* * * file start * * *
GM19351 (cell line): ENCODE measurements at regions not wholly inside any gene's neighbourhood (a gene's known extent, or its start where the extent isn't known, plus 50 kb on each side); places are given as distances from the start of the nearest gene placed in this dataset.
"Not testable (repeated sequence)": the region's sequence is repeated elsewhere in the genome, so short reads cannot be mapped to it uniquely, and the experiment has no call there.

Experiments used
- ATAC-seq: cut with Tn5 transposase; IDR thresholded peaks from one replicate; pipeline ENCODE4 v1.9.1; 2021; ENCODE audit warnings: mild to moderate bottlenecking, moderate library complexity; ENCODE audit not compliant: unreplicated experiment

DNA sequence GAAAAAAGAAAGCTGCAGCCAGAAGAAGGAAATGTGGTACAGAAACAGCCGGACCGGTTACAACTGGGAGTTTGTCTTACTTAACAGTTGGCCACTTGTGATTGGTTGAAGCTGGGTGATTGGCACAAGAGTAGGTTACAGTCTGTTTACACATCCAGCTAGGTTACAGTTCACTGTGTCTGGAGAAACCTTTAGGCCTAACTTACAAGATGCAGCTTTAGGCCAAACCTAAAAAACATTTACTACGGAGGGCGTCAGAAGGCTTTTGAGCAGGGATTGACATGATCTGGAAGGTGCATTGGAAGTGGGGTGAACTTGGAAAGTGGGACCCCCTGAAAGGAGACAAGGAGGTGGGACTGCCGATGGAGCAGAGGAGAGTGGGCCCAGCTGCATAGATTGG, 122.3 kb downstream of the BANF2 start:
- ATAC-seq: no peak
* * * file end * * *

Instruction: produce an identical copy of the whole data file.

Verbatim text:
GM19351 (cell line): ENCODE measurements at regions not wholly inside any gene's neighbourhood (a gene's known extent, or its start where the extent isn't known, plus 50 kb on each side); places are given as distances from the start of the nearest gene placed in this dataset.
"Not testable (repeated sequence)": the region's sequence is repeated elsewhere in the genome, so short reads cannot be mapped to it uniquely, and the experiment has no call there.

Experiments used
- ATAC-seq: cut with Tn5 transposase; IDR thresholded peaks from one replicate; pipeline ENCODE4 v1.9.1; 2021; ENCODE audit warnings: mild to moderate bottlenecking, moderate library complexity; ENCODE audit not compliant: unreplicated experiment

DNA sequence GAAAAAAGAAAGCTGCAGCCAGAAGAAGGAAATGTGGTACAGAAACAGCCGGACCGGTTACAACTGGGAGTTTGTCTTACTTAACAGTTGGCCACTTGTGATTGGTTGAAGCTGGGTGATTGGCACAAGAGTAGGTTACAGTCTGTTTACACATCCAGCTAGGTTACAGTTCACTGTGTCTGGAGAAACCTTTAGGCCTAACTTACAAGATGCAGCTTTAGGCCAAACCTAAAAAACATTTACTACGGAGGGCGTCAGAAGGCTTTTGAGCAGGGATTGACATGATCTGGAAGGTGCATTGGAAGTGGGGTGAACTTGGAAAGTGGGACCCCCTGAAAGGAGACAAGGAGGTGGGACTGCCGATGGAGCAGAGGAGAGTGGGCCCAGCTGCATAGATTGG, 122.3 kb downstream of the BANF2 start:
- ATAC-seq: no peak